BS 1981, University of North Carolina – Chapel Hill
MD 1986, University of Maryland – Baltimore
MA 1989, and PhD 2000, Religion & Culture, University of North Carolina – Chapel Hill
In Social Medicine I work from two kinds of training—in medical doctoring (general internal medicine) and in an unholy mix of humanities disciplines. I am a cultural anthropologist of contemporary biomedicine and teaching hospitals—using approaches from philosophy, anthropology, history, religious studies, and literary criticism. I consider how medicine and hospitals are, among other things, religious institutions, with their own doctrines and scriptures, rituals and priesthoods. Most of my academic writing concerns practices of scientific and clinical knowledge-making. I am interested in how diagnosticians organize evidence, in how disease definitions and bodily infirmities are reshaped and redistributed by technologies, and in how our archives, taxonomies, and methods relate to older forms of colonial discipline and biopower. In this current era of “evidence-based medicine,” I am interested in how textual, rhetorical, and imaging techniques condition what seems evident—and more specifically in how metrological ways of knowing (measurement, numeracy, standards, statistics) relate to personal ways of knowing (craft-knowledge, judgment, expertise) and the social formations that support them. My first book, CT Suite: The Work of Diagnosis in the Age of Noninvasive Cutting (Duke University Press, 2008), is an ethnography and philosophical history of CT (computed tomography) scanning. My current book project is an intellectual history of “chiasms”—optic, rhetorical, and philosophical—at particular junctures of late modernity.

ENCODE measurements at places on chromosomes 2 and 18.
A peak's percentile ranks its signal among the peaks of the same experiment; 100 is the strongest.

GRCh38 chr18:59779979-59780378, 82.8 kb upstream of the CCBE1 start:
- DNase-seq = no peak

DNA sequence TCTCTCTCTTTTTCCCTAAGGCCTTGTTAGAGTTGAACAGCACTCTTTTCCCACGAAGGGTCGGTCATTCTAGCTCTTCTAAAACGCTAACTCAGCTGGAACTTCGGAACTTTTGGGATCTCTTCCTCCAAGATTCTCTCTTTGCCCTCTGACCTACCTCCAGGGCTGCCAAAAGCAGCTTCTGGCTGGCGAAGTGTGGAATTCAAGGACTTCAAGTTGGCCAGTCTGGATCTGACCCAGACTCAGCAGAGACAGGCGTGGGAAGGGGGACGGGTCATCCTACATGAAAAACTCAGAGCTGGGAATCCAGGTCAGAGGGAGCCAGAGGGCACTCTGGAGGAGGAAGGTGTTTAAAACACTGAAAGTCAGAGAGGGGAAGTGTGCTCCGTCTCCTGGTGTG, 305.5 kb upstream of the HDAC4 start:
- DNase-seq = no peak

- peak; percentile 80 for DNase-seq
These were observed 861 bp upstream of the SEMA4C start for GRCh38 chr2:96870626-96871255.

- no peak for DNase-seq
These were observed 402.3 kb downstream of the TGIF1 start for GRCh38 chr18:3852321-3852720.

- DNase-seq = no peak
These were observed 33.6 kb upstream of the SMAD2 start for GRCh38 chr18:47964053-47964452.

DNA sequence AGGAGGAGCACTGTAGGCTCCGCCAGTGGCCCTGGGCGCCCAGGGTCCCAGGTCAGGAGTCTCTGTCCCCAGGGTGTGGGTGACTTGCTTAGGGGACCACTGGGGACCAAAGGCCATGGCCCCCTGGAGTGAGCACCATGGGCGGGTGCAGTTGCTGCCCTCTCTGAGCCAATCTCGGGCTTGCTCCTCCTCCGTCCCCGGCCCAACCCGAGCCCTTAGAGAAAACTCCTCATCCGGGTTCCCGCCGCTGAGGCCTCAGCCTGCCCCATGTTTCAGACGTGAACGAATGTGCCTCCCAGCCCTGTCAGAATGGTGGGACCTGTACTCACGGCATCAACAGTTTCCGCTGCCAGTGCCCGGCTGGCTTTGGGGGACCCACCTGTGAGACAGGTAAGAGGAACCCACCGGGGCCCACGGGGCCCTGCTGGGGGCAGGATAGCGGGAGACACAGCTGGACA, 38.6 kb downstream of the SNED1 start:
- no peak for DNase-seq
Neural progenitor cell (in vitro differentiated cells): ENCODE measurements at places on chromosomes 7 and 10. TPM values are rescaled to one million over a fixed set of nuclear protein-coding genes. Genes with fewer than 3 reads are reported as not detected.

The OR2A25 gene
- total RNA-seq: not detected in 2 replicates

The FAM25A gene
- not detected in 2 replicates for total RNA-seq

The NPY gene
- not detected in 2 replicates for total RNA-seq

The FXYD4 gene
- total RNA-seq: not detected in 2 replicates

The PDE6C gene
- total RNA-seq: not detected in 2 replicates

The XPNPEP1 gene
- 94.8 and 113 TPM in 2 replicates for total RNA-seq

For 20 years, until December 2011, I was an emergency physician at Chatham Hospital in Siler City, NC. In Chatham I have been involved in some collaborative community research. And I have been involved in the evaluation of several telemedicine projects.
I have previously served as a course director for Medicine and Society (now Social and Health Systems 1/2) the first-year Medical School course at UNC that helps students gain early critical purchase on their socialization into the medical profession. I also teach in the second-year Social and Health Systems 3, Seminar series. And I supervise cultural studies projects relating to biomedicine and comparative health care systems. Outside the School of Medicine, I teach graduate seminars and advise graduate students in a range of departments: Anthropology, Religious Studies, Communication, English & Comparative Literature.